Good morning, Kerr County!
We wrap up July, heading to August and the start of school! Can you believe that summer is over? Well, summer strongly disagrees with that fantasy. The 10-day forecast, depending on your source, says morning clouds followed by high 90s. It's a trend we're used to by now. July is likely to finish with less than an inch of rain. The last time we were below 90? How about June 28. Here's the forecast:
On today's The Lead Live!
Texas Hill Country Advisors Andrew Gay and Gilbert Paiz will update us about the latest in the financial markets, share their latest podcast lessons and chat about their upcoming seminars. We've learned that our co-host Leslie Jones is stuck at the Kerrville Convention and Visitor Bureau, but that's not going to stop us from having her on the show. Join us at 9 a.m.
Events today and Tuesday!
- Kerr County Commissioner's Court — Kerr County Courthouse, 9 a.m.
- Short-term rental town hall — Dietert Center, 6 p.m. The details: Residents can provide feedback on potential changes to Kerrville's ordinances regarding short-term rentals.
- 2022 Warhammer 40K Crusade League — Heart of Cards, 3 p.m. Information: https://www.facebook.com/heartofthecardsktx The details: Free event.
Tuesday, July 26
- Kerrville City Council workshop — Kerrville City Hall, 4 p.m.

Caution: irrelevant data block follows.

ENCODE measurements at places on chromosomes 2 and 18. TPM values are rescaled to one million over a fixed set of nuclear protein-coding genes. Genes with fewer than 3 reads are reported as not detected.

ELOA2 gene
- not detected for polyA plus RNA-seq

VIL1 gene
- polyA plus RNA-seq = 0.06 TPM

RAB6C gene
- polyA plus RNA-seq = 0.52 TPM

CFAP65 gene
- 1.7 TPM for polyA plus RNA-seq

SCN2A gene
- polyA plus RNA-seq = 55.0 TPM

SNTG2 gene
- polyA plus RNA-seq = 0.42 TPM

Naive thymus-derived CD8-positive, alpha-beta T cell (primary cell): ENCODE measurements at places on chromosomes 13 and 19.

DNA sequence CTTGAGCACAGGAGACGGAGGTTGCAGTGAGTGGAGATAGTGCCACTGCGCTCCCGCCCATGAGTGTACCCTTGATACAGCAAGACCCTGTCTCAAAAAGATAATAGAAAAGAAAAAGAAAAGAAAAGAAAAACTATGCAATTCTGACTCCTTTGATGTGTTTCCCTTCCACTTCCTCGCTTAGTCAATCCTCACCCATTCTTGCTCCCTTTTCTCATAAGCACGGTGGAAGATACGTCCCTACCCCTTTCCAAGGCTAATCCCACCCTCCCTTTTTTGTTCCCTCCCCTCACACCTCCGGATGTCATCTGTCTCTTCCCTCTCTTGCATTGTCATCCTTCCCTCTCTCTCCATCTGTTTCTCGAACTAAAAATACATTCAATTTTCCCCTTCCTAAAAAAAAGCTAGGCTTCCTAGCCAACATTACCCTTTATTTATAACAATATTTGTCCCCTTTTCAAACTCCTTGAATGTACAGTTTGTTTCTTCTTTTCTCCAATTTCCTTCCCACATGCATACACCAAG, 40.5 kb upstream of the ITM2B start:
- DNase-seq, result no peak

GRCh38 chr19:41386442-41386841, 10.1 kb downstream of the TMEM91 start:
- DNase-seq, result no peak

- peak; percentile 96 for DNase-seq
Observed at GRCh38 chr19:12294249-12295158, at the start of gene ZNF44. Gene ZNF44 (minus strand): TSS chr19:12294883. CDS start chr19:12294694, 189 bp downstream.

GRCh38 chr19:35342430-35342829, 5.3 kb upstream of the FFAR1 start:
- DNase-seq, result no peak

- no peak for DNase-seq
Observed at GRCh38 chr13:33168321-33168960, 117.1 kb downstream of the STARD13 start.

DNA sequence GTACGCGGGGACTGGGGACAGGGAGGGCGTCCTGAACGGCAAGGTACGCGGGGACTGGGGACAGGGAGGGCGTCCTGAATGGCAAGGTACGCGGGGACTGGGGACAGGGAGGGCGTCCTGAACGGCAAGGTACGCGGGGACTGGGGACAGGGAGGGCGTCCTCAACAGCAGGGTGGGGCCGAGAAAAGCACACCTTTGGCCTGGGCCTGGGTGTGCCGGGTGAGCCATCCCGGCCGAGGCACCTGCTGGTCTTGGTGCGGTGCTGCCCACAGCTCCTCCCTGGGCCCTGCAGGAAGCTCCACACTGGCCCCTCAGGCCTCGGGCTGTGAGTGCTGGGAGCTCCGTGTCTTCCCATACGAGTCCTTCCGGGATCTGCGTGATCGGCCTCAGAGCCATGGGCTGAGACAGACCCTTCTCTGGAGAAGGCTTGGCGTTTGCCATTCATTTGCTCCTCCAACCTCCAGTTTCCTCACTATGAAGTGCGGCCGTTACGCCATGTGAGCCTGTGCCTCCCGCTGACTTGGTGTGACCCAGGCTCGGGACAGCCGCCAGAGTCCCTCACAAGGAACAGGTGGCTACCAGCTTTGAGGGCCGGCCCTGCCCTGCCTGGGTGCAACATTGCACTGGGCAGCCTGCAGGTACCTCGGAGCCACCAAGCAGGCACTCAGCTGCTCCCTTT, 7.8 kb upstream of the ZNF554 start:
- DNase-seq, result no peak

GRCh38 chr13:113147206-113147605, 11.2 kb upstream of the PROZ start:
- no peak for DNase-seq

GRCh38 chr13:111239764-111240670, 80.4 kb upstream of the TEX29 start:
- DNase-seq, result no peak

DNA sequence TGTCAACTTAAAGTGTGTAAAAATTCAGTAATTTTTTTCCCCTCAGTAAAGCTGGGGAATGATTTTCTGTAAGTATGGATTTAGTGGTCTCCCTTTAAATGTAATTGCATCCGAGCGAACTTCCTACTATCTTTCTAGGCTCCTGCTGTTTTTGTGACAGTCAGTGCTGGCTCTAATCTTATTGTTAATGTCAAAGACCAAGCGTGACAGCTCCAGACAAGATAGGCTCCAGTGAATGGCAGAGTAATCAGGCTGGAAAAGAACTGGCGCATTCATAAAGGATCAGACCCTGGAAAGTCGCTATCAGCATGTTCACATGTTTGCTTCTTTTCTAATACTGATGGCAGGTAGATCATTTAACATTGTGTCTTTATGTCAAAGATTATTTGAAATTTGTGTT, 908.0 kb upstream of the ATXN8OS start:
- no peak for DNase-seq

- Kerrville City Council meeting — Kerrville City Hall, 6 p.m.
- Heart of the Hills Tournament — Scott Schreiner Golf Course, TBD, through Friday. Information: https://www.hohkerr.com The details: One of the most prestigious amateur-level golf tournaments contested in Texas is the annual Heart of the Hills Golf Tournament. Scott Schreiner Golf Course hosts this annual event.
- "Encanto" — Butt-Holdsworth Memorial Library, 11 a.m. Information: 830-257-8422. The details: You will have a song stuck in your head for days.
For more events visit: https://kerrcountylead.com/41-things-to-do-in-kerr-county-july-25-31/
To download and print the events: https://indd.adobe.com/view/8f1d598b-9ccf-4bfb-a6ad-704ff03b0935
Today's newsletter is presented by
The Texas Hill Country is one of the most beautiful places on earth. In this podcast, Hill Country resident Tom Fox visits the people and organizations that make this the most unique area of Texas. Listen to his podcasts here: The Hill Country Podcast
Today is the day for short-term rental conversations!
The Kerrville City Council is ready for an expected flood of opinions when it comes to the future of short-term rentals — you know, the vacation rentals that frequently land in residential neighborhoods.
At 6 p.m. tonight, the City Council will host a town hall meeting at the Dietert Center about the short-term rental issue, with the city staff leading off with a presentation. From 6:30 p.m., city staff will collect input from residents, but at 7 p.m., the public comments will take over the meeting. The City Council is limiting those comments to three minutes.
What will people discuss? We suspect there will be a lot of comments about who is telling the truth about the issue. The city staff will present information about the current process, how it came up with the standards and other land use definitions.
- Conditional Use Permits
- Authorized districts under the Land Use Table
- Density and distances from each short-term rental